This year, I’m attending Coachella for the first time. I’ve been to other festivals in different parts of the world; Glastonbury, Phoenix, Reading and Donington in England, Riot Fest in Denver, Movement in Detroit, to name a few. They’re all different; they all have their own quirks. And I’m told that Coachella 2018 is a very different beast from that which was born in this desert valley back in 1999. Whether that’s a good thing or not is subjective, but there are so many bands performing over the seven stages (more if you count the various houses and parties), that there really is something here for everyone.
In advance of the festival, I was offered all kinds of advice, and numerous warnings. It is, they said, fucking hot. They’re right. Writing between bands in what feels like a oven is challenging. The lines to get wristbands and then to get in, not to mention the traffic, are an ordeal, made worse when the gates were 90 minutes late opening.
No complaints, though; this thing is phenomenal. First impressions are that the effort they put into the design of the in-tent stages is far more impressive than in Britain. The Sonora Stage in particular, with the graffiti-adorned walls and floor, is spectacular. I’m told there are 125,000 people here, but the festival spread over such a large space that it feels relatively clear when moving from stage to stage. This is a blessing.
First band I caught was Pvris on the Gobi Stage, opening with Lynn Gunn sitting at the piano and singing the delicate opening part to “Heaven,” all lush and melancholic, before the chorus kicked in and the crowd went, if not wild, then significantly untamed. Gunn is a tremendous frontwoman, and a supremely talented multi-instrumentalist. The crowd was all hers as she switched between keys and guitar, allowing the gorgeous sea of pumping, atmospheric electro-pop to wash over them. With hooks that won’t quit, a voice that soars and an overwhelming feeling that the band is about to break big, Pvris provided an early but much-needed shot of adrenaline.
Over at the aforementioned Sonora Stage, L.A.’s The Marias weighed in with their own brand of jazzy dream-pop. Maria herself sways hypnotically onstage as her bandmates provide the subtle melodies. There’s an element of French pop about the set, while Maria’s vocals simultaneously take in Portishead, Kate Bush and ’60s R&B. There are no bass drops here, no bangin’ tunes. This is music to relax to and, with the sun blasting outside, it was very welcome.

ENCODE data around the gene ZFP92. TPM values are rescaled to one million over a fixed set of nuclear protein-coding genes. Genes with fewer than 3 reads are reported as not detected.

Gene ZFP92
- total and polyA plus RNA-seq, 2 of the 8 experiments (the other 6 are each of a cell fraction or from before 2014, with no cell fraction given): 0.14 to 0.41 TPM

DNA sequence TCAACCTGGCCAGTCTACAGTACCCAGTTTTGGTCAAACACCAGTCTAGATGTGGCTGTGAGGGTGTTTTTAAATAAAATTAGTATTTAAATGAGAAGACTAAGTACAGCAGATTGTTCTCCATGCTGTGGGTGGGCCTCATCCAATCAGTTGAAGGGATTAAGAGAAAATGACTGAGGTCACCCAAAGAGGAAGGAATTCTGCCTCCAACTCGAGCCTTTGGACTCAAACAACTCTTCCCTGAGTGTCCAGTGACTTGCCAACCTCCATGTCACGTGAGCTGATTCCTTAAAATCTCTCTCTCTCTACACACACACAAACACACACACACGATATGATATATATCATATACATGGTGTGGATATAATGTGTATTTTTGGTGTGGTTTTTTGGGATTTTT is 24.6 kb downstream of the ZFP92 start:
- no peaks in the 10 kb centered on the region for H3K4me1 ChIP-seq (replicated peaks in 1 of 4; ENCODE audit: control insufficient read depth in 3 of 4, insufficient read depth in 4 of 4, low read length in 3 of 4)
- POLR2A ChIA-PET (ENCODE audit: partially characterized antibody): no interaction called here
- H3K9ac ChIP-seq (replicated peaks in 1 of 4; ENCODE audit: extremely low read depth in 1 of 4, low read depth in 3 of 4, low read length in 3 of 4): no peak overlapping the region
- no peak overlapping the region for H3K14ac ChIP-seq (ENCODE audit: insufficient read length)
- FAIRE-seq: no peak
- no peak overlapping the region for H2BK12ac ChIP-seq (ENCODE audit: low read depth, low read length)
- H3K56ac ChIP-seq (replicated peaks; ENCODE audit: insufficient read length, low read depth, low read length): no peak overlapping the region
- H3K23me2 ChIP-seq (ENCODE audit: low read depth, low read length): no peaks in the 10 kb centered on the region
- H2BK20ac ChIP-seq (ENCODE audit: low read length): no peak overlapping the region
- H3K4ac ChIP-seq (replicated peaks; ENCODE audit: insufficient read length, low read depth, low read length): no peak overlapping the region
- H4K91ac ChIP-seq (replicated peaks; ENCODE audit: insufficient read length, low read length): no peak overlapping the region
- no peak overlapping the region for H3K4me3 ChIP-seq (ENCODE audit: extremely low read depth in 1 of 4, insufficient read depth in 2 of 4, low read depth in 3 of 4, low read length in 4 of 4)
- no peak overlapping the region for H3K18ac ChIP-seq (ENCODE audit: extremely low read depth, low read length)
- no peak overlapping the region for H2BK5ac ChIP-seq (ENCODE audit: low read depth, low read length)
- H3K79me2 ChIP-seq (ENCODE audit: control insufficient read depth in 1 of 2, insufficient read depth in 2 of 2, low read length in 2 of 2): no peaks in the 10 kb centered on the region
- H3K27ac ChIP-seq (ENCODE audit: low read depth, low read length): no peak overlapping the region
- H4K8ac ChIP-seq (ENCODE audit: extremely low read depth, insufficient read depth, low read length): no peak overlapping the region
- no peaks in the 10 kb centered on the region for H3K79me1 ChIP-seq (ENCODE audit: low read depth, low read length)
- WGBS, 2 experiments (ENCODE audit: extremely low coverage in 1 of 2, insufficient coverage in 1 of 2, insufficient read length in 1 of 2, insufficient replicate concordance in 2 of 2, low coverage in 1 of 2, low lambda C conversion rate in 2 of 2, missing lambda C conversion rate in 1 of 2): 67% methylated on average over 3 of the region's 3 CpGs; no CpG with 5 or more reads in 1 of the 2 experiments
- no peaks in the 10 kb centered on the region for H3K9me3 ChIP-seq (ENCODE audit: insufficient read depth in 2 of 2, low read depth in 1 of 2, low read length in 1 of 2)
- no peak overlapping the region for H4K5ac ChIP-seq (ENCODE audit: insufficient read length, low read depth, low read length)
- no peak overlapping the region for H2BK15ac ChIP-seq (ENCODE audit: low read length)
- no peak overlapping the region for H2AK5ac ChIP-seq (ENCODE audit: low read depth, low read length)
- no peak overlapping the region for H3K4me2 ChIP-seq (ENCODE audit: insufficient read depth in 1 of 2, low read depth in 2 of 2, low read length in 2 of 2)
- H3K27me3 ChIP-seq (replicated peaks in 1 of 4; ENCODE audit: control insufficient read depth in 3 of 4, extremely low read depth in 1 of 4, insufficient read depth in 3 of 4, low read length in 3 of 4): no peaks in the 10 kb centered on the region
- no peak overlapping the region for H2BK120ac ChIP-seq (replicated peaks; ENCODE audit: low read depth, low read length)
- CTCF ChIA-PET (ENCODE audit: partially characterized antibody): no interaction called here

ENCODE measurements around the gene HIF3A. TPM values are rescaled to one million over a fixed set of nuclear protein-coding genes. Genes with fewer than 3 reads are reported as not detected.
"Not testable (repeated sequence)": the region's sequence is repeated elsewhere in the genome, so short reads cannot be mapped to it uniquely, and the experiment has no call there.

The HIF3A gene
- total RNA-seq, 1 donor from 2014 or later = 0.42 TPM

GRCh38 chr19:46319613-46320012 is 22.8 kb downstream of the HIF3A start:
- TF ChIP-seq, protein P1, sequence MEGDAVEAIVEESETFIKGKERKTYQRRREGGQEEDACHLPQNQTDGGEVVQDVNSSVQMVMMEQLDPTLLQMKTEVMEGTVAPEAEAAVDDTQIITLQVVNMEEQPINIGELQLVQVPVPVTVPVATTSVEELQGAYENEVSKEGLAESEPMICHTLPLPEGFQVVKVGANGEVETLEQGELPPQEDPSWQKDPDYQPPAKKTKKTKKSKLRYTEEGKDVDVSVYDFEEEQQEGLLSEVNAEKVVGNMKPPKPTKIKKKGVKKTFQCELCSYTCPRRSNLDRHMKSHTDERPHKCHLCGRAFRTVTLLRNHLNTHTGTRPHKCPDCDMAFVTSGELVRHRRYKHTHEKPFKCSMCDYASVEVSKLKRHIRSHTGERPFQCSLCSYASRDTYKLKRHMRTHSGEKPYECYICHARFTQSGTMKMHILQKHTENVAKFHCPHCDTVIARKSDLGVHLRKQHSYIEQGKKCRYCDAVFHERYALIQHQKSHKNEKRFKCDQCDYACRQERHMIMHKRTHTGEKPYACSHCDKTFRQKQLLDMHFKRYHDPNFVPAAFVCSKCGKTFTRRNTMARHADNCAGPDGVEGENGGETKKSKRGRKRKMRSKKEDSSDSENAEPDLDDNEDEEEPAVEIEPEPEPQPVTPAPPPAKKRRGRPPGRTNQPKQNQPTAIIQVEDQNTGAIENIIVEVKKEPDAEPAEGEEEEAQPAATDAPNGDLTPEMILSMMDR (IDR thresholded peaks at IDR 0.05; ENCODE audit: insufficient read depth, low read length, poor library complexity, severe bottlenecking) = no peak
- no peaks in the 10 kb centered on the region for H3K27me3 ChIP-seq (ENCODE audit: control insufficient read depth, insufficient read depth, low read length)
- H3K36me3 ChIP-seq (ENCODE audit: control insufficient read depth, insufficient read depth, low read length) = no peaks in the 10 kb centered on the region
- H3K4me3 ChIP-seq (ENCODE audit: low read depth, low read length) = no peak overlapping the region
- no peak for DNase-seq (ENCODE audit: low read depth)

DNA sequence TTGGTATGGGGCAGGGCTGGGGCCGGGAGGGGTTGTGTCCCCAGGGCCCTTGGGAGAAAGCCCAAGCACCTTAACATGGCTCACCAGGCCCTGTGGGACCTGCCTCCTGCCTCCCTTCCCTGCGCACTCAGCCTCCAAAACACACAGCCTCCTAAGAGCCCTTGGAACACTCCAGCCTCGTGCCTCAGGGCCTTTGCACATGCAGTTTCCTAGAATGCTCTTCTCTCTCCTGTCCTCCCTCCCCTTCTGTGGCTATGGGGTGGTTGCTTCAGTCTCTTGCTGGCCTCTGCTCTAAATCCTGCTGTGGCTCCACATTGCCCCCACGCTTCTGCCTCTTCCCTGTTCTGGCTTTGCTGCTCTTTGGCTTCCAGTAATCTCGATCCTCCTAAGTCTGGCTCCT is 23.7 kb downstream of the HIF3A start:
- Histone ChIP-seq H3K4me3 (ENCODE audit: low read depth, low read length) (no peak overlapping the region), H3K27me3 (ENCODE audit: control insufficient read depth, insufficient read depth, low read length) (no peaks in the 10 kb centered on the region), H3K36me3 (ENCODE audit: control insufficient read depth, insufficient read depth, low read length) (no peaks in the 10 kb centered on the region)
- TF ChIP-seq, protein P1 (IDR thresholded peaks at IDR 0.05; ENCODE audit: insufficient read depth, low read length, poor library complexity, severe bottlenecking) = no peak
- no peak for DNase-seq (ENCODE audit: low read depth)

Greta Van Fleet are from Frankenmuth, Michigan, and, if anyone has ever been to Frankenmuth, they’ll know how strange that is. About 90 minutes outside of Detroit, the place is known for its year-round Christmas store, and the German restaurants. So the fact that this hard-rocking band of brothers were birthed there is weirdly wonderful. They catch some stick for sounding like Led Zeppelin, and they inarguably do sound like Led Zeppelin. But really, why give a shit? More importantly, the guys can shred, singer Josh Kiszka can fucking wail, and the songs stick in the head long after they’ve left the stage. There aren’t too many hard-rock bands on the Coachella bill this year (X Japan and A Perfect Circle might be the only others), but the Mojave Stage tent was full for these guys. More next year, please.
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The Regrettes, another L.A. band and cover stars in this week’s L.A. Weekly, have a quirky indie-pop-punk vibe that blends with elements of ’60s girl groups like The Ronettes. The fact that “Surrender” by power-pop veterans Cheap Trick blasted out before they took the stage is telling; verses that build to anthemic choruses are this band’s bread and butter. The Sonora Stage (quickly becoming my favorite area at the festival) wasn’t heaving for this set, but the fans who were there were rabid. The Regrettes are not typical Coachella fare nowadays, but they certainly brightened my day.
Over on the main stage, Vince Staples simply laid waste to a clearly ecstatic crowd. Making his second Coachella appearance, Staples wasn’t about to squander his cherry spot on the bill, pacing like a caged tiger from the opening line of “Get the Fuck Off My Dick” (“Get the fuck off now, get the fuck off my dick”). Surrounded by TV screens with images of twerking, boxing (pretty sure it was Ali), news reports of Martin Luther King Jr., and so much more beaming down on Coachella, Staples proved that he’s now in the hip-hop premier league.